The Wall Street Journal released a free Apple iPhone App that features breaking news, video, radio podcasts and customized navigation. The price point will perhaps come as a surprise to Journal readers already paying more than $100 per year for an online subscription to the paper.
A similar free application already exists for the BlackBerry, which is no surprise given that device’s business-user orientation.
The decision to release its news content for free is particularly ironic given Journal Editor Robert Thomson’s April 6 comments to The Australian.
In an interview with that newspaper, Thomson said, “It’s certainly true that readers have been [socialized] – wrongly I believe – that much content should be free.”
He further said that sites devoted to aggregating free news content “are best described as parasites or tech tapeworms in the intestines of the internet.”
However, The Associated Press, ABC News, The New York Times and other news outlets offer similar iPhone Apps at no cost, suggesting that decision makers at the Wall Street Journal felt seizing mobile market share would be more of an uphill battle if they charged for their own application.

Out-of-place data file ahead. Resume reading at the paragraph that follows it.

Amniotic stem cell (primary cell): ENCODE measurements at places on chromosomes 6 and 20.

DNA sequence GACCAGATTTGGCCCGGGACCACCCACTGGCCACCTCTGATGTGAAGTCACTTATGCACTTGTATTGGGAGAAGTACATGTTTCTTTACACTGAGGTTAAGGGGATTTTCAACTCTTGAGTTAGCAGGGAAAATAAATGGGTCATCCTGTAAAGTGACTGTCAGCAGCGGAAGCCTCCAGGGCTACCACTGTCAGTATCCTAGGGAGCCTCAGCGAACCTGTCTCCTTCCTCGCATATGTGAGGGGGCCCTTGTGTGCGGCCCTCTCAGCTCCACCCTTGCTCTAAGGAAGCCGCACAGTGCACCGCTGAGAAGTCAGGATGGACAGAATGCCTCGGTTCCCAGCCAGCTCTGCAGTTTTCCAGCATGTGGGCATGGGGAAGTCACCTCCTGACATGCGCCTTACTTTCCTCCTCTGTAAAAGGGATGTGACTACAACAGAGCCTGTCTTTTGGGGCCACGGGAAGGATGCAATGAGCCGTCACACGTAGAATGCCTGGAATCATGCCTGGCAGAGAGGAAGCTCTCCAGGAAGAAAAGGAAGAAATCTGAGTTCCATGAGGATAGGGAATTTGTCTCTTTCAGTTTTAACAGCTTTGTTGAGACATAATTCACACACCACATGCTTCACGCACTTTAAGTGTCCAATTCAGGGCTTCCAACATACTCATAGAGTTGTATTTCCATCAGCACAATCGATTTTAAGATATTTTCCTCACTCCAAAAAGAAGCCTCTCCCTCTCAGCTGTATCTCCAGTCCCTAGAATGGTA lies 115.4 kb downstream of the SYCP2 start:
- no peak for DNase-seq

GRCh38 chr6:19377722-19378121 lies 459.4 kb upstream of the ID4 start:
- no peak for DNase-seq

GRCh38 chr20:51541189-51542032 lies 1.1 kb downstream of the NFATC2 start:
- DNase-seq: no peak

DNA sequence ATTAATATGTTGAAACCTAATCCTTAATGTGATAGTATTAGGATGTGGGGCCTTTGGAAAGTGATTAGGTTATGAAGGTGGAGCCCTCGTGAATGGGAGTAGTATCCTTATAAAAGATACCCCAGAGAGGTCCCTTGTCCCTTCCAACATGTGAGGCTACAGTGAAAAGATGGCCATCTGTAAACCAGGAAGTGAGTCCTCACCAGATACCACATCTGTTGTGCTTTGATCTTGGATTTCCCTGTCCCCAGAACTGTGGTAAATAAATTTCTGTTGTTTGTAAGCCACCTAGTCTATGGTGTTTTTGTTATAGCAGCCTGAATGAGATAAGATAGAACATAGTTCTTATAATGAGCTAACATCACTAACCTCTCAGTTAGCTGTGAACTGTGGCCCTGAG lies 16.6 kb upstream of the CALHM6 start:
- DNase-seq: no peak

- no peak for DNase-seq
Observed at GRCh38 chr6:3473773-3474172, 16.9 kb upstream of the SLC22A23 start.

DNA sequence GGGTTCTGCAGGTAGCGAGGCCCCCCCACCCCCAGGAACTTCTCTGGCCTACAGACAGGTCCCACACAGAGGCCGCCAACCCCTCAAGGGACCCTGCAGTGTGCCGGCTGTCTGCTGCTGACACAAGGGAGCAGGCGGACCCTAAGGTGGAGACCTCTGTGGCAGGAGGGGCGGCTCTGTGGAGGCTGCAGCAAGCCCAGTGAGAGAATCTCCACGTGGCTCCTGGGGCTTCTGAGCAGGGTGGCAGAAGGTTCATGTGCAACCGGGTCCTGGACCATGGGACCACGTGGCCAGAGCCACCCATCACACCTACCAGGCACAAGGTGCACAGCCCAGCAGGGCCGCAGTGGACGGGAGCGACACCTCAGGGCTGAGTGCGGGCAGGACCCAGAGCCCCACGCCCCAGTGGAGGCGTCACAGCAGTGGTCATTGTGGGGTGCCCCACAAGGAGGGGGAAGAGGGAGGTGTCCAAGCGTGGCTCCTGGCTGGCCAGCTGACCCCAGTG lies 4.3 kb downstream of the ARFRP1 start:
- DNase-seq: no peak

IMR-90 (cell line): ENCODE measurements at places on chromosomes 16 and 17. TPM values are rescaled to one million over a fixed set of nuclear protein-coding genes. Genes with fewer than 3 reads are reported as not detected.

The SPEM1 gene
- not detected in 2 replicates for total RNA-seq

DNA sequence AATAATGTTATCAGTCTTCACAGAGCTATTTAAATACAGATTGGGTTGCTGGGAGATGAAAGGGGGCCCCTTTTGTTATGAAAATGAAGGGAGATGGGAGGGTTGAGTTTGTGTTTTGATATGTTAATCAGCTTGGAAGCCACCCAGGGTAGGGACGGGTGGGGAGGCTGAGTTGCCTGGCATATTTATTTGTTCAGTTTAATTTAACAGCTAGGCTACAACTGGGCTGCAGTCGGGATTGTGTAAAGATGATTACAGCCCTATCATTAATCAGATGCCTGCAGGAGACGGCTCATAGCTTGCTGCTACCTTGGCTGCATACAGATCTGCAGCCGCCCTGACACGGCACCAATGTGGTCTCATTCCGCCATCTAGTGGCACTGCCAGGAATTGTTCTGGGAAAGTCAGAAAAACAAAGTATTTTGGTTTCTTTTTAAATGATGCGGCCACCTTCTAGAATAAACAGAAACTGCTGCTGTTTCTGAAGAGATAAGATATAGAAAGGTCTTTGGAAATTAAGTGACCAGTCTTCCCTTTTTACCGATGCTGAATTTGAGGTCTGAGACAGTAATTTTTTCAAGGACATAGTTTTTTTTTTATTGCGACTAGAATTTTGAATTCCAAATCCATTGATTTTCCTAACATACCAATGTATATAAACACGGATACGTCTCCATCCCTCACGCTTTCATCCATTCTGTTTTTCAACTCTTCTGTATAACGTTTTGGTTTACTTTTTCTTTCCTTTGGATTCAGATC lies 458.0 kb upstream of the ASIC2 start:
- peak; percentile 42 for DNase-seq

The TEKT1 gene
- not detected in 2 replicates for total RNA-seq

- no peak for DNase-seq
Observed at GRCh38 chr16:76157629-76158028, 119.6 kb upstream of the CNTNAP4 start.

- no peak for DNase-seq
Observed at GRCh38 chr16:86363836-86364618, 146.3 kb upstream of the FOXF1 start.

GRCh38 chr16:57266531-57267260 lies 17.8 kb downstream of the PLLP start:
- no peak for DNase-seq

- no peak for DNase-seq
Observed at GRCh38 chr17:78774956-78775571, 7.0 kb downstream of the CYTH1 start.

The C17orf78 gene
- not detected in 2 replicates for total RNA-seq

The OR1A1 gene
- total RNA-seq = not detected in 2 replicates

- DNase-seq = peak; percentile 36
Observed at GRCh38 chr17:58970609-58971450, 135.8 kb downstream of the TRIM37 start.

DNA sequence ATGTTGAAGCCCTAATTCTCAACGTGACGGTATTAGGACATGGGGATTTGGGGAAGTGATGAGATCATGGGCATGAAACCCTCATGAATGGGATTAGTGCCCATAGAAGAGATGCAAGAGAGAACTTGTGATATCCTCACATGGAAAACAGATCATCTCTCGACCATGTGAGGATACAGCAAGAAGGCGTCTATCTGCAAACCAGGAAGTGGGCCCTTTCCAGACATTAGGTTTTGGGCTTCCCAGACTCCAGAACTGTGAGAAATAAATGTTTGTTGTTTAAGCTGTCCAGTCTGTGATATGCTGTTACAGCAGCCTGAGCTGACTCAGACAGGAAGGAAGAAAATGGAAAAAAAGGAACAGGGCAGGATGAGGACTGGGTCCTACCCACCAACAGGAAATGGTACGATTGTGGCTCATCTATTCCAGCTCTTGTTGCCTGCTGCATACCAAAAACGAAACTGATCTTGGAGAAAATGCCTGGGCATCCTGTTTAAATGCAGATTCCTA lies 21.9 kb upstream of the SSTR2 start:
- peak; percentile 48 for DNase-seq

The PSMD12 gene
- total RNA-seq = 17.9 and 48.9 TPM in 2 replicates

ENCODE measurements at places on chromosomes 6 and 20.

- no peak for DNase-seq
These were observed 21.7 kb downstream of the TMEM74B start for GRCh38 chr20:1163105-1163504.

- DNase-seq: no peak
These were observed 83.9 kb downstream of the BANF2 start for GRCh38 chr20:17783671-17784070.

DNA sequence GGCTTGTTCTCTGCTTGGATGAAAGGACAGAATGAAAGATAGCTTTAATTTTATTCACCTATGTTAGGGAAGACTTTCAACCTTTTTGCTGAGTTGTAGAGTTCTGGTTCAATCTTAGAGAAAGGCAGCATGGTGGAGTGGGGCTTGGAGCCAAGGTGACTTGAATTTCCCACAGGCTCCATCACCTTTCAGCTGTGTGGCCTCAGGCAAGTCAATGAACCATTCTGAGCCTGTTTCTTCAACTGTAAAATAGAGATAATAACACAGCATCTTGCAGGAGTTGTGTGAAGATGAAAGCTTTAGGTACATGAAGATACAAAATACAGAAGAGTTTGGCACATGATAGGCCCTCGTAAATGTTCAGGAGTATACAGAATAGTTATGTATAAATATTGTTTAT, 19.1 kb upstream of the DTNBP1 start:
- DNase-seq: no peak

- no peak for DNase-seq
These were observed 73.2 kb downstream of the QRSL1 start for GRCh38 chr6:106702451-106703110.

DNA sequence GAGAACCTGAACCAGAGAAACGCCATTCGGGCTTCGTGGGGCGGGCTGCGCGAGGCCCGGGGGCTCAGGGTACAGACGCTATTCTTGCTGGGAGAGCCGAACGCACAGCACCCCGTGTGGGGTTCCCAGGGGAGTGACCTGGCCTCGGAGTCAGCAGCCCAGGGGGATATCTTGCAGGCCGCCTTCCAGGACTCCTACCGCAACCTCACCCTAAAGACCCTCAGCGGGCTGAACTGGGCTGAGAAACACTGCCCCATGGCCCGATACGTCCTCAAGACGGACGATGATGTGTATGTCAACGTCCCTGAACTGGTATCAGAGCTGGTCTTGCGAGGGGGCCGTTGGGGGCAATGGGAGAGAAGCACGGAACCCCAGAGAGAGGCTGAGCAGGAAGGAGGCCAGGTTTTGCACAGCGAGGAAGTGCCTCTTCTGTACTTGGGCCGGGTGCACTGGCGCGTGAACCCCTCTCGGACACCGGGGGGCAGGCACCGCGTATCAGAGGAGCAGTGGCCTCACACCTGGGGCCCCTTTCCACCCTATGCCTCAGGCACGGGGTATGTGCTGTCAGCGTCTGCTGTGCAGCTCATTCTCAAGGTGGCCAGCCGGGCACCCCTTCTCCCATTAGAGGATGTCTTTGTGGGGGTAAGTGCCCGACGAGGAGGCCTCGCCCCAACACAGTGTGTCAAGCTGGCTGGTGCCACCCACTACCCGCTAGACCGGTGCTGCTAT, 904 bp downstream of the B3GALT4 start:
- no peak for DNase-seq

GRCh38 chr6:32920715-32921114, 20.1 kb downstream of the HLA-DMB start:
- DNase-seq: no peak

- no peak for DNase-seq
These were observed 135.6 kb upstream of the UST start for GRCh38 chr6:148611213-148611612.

Those Journal decision makers may also see iPhone App users as falling into a different category of reader than its subscribers, minimizing the potential for cannibalization. While the iPhone has been making inroads into the enterprise, it is still viewed by many as a consumer, as opposed to a corporate, device.
As print media have suffered through their own upheavals and users increasingly receive their news online, questions have arisen over how much leeway third parties have to collect and disseminate news corporations’ content.
The AP announced on April 7 that it plans to start aggressively hunting down unauthorized users of its online content. Google says that it has already struck a deal with AP over distributing content on Google News, but other sites may not be so fortunate.
Google was previously a target in 2006 of a $17.5 million copyright-infringement lawsuit by Agence France-Presse. That suit was eventually settled out of court.